Wednesday, November 21, 2007

Delayed distress for US soldiers

A study of U.S. soldiers returning from the conflict in Iraq has found that it sometimes takes months for mental-health problems to develop meaning that there is the potential for many soldiers to go untreated if they are only assessed immediately on their return from battle. After initial findings that mental-health problems took a while to manifest themselves the U.S. Department of Defense started a second screening, to take place three to six months after the first one. A study of the first group of soldiers (88,235 people) to go through this system found that they reported more mental-health concerns such as post-traumatic stress disorder (PTSD), major depression or alcohol misuse during the second screening than at the first one with 4.4% being referred for mental-health treatment at the initial screening compared to 11.7% at the later one. Althogether 20.3% of active and 42.4% of reserve soldiers were identified as needing referral for mental-health problems. Concerns about interpersonal conflict increased fourfold between the two screenings and soldiers were much more likely to report PTSD symptoms at the second screening.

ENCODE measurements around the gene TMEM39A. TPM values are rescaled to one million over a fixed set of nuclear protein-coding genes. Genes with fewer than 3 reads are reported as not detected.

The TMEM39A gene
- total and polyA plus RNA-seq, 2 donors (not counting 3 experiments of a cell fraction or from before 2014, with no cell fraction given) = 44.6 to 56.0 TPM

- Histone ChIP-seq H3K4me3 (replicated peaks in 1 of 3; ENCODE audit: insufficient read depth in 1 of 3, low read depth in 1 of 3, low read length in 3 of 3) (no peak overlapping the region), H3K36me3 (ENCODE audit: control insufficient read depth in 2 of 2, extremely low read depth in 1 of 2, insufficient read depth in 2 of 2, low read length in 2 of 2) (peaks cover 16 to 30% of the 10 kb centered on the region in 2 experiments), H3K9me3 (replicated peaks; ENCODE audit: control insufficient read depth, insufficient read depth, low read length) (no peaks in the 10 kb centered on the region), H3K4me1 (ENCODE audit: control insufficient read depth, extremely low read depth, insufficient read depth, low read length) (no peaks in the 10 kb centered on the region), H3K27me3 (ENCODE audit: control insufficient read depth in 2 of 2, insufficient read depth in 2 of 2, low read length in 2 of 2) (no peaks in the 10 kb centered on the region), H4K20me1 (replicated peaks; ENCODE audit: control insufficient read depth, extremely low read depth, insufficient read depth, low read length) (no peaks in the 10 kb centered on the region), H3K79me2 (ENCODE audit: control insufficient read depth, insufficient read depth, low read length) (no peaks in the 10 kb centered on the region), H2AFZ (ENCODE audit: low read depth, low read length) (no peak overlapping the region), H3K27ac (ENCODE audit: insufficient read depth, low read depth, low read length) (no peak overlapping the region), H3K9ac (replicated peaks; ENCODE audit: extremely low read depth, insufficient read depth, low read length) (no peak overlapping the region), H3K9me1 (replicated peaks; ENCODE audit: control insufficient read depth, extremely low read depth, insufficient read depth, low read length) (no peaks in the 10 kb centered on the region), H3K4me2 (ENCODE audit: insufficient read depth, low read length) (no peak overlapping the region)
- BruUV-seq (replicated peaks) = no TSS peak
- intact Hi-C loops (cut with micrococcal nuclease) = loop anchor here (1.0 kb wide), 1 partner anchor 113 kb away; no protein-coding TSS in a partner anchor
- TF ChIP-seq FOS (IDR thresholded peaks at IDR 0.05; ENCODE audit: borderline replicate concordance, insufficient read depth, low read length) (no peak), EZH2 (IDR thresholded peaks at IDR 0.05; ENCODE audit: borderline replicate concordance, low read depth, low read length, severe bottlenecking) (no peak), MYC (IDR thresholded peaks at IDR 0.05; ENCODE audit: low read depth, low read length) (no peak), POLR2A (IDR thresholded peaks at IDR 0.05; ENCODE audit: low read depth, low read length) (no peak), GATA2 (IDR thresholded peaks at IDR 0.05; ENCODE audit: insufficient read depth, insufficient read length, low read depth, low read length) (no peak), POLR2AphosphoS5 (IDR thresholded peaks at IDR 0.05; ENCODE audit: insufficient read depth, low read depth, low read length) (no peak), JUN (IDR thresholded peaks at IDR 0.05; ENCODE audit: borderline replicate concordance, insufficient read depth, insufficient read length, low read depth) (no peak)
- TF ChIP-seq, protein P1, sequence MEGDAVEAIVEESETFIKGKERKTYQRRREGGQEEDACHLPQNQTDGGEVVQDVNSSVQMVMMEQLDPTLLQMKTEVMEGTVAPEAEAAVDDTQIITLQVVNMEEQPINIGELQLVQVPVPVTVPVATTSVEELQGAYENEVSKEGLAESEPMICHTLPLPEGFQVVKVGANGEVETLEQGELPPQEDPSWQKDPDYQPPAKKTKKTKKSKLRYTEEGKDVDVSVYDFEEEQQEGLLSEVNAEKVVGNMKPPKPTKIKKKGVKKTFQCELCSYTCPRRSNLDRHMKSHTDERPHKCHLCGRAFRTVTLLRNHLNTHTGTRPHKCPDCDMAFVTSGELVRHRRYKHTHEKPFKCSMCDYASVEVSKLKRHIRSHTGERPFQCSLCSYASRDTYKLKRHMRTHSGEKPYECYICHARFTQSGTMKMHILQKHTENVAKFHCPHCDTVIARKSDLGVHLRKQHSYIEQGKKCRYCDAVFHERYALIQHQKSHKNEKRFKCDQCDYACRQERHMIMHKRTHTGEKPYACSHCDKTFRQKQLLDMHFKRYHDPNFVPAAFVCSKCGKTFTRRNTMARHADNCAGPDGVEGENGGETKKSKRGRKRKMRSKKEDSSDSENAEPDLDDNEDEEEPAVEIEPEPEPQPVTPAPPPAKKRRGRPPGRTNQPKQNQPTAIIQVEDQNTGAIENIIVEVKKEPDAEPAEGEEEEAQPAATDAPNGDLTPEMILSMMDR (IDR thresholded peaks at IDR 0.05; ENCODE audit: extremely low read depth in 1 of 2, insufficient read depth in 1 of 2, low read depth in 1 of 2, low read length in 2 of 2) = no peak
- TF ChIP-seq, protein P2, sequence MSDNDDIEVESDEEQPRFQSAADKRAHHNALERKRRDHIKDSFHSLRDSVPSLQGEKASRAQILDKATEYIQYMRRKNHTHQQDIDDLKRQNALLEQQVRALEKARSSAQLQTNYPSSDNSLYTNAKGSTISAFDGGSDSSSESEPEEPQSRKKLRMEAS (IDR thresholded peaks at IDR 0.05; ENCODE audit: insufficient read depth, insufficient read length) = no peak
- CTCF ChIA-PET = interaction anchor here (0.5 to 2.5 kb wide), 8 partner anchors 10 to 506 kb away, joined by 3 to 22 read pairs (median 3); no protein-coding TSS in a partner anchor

You can find out more about this research at

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